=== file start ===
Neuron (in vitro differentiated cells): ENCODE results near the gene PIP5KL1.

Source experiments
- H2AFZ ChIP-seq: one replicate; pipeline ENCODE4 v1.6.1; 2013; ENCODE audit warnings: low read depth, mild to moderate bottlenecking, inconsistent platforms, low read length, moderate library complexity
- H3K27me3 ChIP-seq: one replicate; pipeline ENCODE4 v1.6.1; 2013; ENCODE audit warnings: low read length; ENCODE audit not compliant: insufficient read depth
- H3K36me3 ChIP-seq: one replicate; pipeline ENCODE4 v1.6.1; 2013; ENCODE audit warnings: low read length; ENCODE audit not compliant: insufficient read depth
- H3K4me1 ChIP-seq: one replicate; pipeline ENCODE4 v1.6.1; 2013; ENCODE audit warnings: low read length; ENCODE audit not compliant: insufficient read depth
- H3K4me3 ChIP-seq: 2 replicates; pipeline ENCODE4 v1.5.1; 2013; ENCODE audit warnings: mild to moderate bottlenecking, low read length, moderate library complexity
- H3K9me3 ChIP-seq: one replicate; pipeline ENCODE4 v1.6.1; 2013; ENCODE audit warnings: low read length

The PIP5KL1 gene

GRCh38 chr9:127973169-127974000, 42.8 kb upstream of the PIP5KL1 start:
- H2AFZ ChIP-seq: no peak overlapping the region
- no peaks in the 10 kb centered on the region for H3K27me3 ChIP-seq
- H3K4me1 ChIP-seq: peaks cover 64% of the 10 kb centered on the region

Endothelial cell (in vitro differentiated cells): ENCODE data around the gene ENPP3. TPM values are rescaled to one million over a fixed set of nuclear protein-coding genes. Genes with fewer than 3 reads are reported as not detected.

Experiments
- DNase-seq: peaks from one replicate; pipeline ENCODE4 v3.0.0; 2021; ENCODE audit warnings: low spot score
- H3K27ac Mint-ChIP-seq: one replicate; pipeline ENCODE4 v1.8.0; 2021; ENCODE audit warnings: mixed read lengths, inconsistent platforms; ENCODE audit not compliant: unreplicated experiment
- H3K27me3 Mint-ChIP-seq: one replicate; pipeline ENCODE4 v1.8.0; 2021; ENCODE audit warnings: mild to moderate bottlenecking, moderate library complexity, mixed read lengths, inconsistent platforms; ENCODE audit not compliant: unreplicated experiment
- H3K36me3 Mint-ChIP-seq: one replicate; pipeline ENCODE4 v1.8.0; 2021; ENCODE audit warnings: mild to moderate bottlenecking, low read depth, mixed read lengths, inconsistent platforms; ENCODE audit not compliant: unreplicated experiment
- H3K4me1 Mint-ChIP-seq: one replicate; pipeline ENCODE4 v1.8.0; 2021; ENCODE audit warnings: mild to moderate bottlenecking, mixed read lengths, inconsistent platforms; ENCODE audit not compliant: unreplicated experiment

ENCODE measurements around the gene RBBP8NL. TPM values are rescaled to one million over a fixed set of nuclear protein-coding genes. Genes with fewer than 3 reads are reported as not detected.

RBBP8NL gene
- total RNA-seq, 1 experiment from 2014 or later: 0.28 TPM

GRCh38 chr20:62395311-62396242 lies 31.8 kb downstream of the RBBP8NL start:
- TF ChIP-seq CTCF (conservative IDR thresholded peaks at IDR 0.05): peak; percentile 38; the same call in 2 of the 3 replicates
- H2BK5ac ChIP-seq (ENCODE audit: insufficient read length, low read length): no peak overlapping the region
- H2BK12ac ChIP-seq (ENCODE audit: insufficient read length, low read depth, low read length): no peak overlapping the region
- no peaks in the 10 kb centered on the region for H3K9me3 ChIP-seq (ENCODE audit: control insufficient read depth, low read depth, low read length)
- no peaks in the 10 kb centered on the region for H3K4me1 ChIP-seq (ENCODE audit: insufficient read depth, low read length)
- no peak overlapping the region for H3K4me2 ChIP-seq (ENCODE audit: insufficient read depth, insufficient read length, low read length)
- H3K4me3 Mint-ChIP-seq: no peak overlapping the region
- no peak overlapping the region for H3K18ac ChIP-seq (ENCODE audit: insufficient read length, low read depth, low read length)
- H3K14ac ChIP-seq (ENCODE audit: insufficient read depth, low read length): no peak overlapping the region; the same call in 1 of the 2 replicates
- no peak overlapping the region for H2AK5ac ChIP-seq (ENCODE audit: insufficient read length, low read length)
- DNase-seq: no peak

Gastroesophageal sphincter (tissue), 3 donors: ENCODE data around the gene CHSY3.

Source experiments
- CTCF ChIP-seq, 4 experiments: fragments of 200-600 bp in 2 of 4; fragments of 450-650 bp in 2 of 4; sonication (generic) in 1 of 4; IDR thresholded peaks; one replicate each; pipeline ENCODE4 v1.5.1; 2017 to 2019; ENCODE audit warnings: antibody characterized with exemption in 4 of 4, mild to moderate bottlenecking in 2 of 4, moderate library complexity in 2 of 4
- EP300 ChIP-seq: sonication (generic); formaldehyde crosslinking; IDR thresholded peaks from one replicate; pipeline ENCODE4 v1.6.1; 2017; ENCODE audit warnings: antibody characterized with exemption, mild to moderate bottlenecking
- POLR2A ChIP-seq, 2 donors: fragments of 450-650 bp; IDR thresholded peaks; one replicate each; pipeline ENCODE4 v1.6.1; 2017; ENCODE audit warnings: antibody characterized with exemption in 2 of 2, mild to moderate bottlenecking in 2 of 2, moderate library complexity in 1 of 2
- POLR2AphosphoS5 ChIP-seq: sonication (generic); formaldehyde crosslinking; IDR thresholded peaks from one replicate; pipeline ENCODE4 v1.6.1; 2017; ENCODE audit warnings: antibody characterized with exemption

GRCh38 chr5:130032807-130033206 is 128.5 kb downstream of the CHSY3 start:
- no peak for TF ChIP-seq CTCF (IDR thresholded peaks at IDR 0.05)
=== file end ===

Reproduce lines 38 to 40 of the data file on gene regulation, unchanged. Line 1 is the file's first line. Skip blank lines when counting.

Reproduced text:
- CTCF ChIP-seq, 4 experiments: fragments of 200-600 bp in 2 of 4; fragments of 450-650 bp in 2 of 4; sonication (generic) in 1 of 4; IDR thresholded peaks; one replicate each; pipeline ENCODE4 v1.5.1; 2017 to 2019; ENCODE audit warnings: antibody characterized with exemption in 4 of 4, mild to moderate bottlenecking in 2 of 4, moderate library complexity in 2 of 4
- EP300 ChIP-seq: sonication (generic); formaldehyde crosslinking; IDR thresholded peaks from one replicate; pipeline ENCODE4 v1.6.1; 2017; ENCODE audit warnings: antibody characterized with exemption, mild to moderate bottlenecking
- POLR2A ChIP-seq, 2 donors: fragments of 450-650 bp; IDR thresholded peaks; one replicate each; pipeline ENCODE4 v1.6.1; 2017; ENCODE audit warnings: antibody characterized with exemption in 2 of 2, mild to moderate bottlenecking in 2 of 2, moderate library complexity in 1 of 2